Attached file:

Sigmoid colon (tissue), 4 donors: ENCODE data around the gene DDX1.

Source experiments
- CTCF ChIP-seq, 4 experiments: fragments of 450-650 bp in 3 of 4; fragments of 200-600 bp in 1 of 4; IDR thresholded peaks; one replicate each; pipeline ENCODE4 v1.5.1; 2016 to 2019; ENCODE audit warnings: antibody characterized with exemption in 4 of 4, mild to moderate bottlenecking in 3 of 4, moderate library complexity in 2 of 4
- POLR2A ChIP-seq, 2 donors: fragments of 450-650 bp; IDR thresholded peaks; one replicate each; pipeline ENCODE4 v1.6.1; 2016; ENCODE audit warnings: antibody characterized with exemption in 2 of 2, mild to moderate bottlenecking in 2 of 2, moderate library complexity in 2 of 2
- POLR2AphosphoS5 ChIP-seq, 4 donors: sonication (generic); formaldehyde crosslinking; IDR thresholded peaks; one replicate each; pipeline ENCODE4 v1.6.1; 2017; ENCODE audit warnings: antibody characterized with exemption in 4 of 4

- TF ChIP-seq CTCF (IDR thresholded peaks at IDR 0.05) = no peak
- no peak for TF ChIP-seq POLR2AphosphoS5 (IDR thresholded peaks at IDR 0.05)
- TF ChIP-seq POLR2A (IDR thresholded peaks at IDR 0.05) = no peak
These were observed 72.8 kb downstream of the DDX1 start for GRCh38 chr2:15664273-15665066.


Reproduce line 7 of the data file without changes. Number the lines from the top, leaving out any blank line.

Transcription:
- no peak for TF ChIP-seq POLR2AphosphoS5 (IDR thresholded peaks at IDR 0.05)